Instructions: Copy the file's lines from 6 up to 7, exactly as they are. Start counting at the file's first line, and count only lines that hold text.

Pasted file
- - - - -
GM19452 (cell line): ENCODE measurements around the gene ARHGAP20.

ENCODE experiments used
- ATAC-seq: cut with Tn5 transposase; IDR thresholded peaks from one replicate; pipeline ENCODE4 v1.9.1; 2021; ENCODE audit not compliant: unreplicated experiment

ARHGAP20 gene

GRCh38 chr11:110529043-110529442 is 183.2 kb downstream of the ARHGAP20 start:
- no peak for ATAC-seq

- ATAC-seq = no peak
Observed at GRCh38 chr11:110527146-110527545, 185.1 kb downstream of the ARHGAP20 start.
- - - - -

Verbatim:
- no peak for ATAC-seq

- ATAC-seq = no peak